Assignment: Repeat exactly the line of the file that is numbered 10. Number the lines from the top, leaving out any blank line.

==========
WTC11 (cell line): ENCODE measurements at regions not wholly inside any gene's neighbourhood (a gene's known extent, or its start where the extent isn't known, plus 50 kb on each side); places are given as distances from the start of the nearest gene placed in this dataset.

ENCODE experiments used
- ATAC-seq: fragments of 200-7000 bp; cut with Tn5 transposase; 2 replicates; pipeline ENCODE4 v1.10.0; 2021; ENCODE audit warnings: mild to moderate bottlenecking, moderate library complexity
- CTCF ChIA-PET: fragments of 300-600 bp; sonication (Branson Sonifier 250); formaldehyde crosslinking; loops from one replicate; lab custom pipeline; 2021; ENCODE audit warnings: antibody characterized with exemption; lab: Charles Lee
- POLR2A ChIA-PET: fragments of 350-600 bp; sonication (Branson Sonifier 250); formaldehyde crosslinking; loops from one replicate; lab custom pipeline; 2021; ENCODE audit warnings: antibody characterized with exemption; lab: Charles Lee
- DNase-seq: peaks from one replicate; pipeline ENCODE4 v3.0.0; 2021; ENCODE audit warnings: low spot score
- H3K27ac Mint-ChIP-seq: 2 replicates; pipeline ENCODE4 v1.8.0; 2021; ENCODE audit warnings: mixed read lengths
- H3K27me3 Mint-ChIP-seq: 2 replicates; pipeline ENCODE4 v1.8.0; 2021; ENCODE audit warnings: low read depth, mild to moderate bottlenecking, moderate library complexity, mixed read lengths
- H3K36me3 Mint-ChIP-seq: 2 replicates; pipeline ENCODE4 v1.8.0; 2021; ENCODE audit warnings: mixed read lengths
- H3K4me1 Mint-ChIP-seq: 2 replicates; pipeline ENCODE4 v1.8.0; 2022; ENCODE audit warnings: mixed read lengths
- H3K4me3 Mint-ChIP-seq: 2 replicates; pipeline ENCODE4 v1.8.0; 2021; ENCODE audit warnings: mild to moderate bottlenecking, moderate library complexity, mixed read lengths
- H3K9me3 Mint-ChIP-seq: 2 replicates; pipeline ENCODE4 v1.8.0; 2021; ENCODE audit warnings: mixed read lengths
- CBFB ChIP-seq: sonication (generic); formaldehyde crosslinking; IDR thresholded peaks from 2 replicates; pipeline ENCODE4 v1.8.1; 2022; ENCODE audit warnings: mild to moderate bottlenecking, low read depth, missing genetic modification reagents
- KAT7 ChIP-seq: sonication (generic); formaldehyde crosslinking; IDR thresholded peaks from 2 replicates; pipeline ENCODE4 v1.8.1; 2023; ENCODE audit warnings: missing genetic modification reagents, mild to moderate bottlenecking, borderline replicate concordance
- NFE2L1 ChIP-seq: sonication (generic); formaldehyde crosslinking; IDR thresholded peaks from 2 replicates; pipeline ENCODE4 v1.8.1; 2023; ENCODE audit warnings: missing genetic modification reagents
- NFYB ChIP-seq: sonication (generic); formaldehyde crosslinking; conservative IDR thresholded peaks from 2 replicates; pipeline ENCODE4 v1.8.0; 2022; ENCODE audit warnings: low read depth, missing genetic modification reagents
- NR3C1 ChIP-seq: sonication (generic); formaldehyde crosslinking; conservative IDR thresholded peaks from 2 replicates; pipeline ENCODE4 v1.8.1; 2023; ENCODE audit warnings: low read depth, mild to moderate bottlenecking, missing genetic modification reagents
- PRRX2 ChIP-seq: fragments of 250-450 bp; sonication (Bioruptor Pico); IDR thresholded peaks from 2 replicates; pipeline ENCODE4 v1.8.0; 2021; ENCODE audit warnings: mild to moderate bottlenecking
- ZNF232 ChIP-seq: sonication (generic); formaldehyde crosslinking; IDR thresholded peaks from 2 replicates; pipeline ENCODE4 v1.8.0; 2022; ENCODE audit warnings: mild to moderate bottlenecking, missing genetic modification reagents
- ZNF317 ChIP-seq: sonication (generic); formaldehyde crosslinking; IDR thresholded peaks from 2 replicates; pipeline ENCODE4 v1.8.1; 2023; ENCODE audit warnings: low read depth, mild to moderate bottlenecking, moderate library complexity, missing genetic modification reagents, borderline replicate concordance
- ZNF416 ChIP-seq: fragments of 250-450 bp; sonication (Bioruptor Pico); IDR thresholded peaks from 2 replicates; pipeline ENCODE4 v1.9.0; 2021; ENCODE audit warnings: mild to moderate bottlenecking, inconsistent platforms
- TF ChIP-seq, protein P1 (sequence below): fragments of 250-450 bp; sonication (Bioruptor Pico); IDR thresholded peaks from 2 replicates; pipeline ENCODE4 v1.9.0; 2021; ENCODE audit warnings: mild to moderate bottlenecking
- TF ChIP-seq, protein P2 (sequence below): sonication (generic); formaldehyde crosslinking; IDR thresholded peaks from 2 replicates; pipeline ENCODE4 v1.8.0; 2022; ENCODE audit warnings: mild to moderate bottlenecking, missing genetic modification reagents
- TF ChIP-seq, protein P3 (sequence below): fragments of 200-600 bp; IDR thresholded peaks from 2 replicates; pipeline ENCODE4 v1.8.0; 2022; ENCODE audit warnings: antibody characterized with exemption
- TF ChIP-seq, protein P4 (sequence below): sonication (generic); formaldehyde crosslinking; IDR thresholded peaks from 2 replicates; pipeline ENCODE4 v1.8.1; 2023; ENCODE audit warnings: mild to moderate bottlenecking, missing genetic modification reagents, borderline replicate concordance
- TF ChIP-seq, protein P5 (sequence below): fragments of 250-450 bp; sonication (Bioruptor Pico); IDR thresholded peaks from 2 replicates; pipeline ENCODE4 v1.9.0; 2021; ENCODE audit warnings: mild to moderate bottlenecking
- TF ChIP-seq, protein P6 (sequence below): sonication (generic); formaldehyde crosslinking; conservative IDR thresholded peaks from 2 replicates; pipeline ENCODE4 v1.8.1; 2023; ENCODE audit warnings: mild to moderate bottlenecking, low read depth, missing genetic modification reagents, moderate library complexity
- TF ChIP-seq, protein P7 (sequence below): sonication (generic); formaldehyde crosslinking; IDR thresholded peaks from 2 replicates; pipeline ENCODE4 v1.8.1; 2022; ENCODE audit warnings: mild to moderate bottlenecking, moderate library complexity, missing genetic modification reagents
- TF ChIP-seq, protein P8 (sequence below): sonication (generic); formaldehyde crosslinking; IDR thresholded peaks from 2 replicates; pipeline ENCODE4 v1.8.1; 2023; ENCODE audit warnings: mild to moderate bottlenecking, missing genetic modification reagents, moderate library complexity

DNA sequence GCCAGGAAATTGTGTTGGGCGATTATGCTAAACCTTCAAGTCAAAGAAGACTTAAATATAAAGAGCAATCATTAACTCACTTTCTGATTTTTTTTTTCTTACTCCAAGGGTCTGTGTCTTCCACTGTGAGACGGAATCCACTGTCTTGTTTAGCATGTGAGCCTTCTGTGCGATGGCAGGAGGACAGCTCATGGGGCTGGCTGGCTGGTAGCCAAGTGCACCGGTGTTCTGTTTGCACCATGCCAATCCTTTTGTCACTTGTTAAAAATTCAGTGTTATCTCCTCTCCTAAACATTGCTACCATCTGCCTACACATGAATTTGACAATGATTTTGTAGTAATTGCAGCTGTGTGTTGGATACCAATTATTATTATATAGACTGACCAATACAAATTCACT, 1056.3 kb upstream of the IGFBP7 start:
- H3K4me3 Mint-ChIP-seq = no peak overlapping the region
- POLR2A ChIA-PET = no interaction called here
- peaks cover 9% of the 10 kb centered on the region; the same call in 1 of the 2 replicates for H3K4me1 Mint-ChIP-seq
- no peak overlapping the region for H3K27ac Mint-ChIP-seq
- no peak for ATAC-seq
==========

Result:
- H3K4me1 Mint-ChIP-seq: 2 replicates; pipeline ENCODE4 v1.8.0; 2022; ENCODE audit warnings: mixed read lengths